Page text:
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The Rediff Special/Shobha Warrier in Chennai
Small miracle, big hearts
December 26, 2005
Very few of us imbibe Mahatma Gandhi's words: 'We must become the change we want to see in the world.' Very few of us want to do more than criticise the state of affairs around us. Very few of us take up the initiative to change things. One Chennai neighbourhood is a glowing exception.
Their little miracle holds the promise that if more of us think and do like they do, big changes are easy.
In the 1970s, the dried up Parthasarathy temple tank, in Triplicane in Chennai, had become a cricket ground for children. It was symbolic of the city's water woes.
Now, the tank has more than five feet of water, thanks to the rainwater harvesting efforts of the neighbourhood. Just take a look at the pathetic condition of most temple tanks in the city and you will realise just how much effort has gone into the Parthasarathy tank's rebirth.
T J Ramani, a Triplicane resident, has vivid memories of the tank full of water in the early 1960s. He saw the water receding and disappearing over the years. As a 21-year-old, it pained Ramani to see the abandoned and pitiable temple tank.
"As an individual, how much can one do? I knew the answer to the problem was getting the youngsters of the area together," says Ramani. "Many of the elders in our area also urged youngsters like us to clean up the tank instead of wasting our time playing cricket."
Thus, in 1977, the Srinivas Young Men's Association was born.
"We didn't have any money or any sponsorship like we have today. But we were young, so we did all the cleaning work ourselves. Yes, the tank looked clean but there was no water," says Ramani, who is now the SYMA president.
The dedicated bunch of youngsters appealed for government help. But what really turned the tide was a sudden visit by the then Tamil Nadu chief minister, M G Ramachandran, in 1987.
He had come to attend a do at dancer Vyjayanthimala Bali's house. She, an old Triplicanite, drew his attention to the temple tank.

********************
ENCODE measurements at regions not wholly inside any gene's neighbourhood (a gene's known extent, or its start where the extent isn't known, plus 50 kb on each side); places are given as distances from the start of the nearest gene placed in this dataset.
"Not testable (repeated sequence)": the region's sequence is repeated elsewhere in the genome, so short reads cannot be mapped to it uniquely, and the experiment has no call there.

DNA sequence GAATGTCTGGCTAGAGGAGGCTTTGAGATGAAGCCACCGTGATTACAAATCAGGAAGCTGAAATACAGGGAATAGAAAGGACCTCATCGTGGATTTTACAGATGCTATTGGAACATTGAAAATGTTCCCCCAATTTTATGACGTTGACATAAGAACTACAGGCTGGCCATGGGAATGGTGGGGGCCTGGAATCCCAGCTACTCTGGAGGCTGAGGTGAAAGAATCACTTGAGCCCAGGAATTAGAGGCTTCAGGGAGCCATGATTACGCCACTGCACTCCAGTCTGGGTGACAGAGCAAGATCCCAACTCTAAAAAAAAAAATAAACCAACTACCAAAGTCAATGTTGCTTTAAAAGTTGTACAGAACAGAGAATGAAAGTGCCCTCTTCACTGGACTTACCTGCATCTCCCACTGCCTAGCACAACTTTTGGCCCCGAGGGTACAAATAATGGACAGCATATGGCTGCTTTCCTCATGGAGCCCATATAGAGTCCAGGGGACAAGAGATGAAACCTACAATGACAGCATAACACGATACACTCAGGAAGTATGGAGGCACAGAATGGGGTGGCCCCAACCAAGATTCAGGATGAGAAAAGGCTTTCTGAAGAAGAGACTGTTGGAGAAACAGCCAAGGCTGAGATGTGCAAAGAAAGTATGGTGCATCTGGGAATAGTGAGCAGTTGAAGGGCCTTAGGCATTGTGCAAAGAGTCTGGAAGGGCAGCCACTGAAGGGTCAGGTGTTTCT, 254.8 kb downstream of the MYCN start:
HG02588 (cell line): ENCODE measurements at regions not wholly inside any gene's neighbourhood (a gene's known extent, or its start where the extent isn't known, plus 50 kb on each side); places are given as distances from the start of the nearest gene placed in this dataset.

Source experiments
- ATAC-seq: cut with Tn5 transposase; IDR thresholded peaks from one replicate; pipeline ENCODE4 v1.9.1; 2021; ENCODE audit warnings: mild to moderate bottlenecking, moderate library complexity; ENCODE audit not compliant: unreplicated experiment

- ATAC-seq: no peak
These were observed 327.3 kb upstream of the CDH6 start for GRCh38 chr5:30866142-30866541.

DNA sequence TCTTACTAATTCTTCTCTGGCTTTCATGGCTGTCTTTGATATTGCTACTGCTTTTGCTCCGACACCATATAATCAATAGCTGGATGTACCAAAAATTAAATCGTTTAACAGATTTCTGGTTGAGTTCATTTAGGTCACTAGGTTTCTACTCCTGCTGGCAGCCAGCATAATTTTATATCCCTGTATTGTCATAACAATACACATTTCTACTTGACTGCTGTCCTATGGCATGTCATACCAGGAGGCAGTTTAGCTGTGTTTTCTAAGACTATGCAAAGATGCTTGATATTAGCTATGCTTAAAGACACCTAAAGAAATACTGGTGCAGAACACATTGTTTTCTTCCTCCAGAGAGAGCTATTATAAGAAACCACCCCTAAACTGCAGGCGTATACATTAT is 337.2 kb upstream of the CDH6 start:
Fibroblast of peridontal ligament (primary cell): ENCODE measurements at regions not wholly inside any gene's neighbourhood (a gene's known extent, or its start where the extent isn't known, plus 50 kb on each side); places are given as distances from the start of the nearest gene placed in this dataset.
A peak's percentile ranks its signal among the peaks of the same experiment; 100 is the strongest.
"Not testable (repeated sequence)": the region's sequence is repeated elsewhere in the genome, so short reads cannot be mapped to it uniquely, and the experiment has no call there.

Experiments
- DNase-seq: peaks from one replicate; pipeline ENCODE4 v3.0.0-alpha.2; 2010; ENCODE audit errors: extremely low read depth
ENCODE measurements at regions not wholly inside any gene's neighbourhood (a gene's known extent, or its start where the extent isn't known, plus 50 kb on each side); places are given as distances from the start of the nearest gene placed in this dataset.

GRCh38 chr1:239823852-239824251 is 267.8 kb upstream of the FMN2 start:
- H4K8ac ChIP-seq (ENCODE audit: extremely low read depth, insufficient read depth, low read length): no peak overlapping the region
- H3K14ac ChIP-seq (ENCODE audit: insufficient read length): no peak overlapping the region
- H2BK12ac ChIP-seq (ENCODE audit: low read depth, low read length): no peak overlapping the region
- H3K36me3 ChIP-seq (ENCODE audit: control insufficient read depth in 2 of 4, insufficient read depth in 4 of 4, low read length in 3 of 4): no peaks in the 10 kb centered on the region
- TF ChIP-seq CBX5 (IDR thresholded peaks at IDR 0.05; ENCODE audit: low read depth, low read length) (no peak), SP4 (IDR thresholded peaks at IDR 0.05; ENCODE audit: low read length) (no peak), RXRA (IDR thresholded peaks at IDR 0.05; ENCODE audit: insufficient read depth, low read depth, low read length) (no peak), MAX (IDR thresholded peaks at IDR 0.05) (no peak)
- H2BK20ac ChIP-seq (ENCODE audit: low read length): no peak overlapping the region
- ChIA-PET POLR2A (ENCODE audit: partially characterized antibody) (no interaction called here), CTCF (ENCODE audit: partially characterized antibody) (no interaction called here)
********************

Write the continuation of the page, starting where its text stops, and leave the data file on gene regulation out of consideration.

"I was told that as he [MGR] was going to Fort St George via Beach Road, he asked his chauffeur to drive by the tank in Triplicane. He came and saw the dry tank, and he ordered the concretising of some of the portions of the tank so that it would retain water," Ramani recollects.
SYMA soon discovered there were storm water drains from the temple to the tank, constructed centuries ago.
"We are talking about rainwater harvesting now but our forefathers had done the same thing years and years ago. But only water from the temple was diverted to the tank and not from anywhere else," Ramani says.
SYMA wanted to bring water from outside also to the temple tank, and sought the state government's and the Corporation of Chennai's permission.
The youngsters collected money from the residents and constructed more storm water drains. An expert brought in by SYMA identified two places where wells could be dug for water harvesting.
SYMA's little miracle got a pat on the back when Tamil Nadu Chief Minister J Jayalalithaa started a temple tank development scheme recently. She selected ten tanks, and one of them was the Parthasarathy temple tank.
And when the officials found out about SYMA's good work, they asked the group of good samaritans to make a film to educate others about rainwater harvesting.
SYMA's CD, which sought to spread the serious message of rainwater harvesting through humour – featuring popular theatre personality S V Sekhar -- was released by the chief minister when she opened the Rain Centre in Chennai.
Another remarkable achievement for SYMA is the way they popularised rainwater harvesting among the residents of Triplicane; much before the Tamil Nadu state government made it compulsory.
H R Parthasarathy, a bore-well contractor and an SYMA committee member, volunteered to harvest rainwater for them, for free.
With water from each street going to the tank, and with all the residents harvesting rainwater, Ramani says the water table of the area has risen by 20 per cent.
"Every member [of SYMA] has taken up the motto of spreading the idea of rainwater harvesting. Our ultimate aim is to bring the water table to the highest possible level," says a proud Ramani.
Now, with a pathway lined by trees, the once abandoned tank has become a landmark of beauty.
To ensure the trees are cared for, SYMA came up with the idea of star trees. So, like the Hollywood Boulevard has sidewalk stars for legends, every Tamil star has a tree at the Partharasathy tank complex.
"We encourage all those who visit the tank to at least water their star trees and also plant their star tree in their own neighbourhood or anywhere in the street," Parthasarathy says.
But do the pressures of life in the 21st century give people enough time to care for their fellow human beings?
"We don't waste time," says Ramani. "The moment we are back from office, we dedicate ourselves to social work. Similarly, mornings are also dedicated to community work."
If only there were more SYMAs across the country.
Photographs: Sreeram Selvaraj
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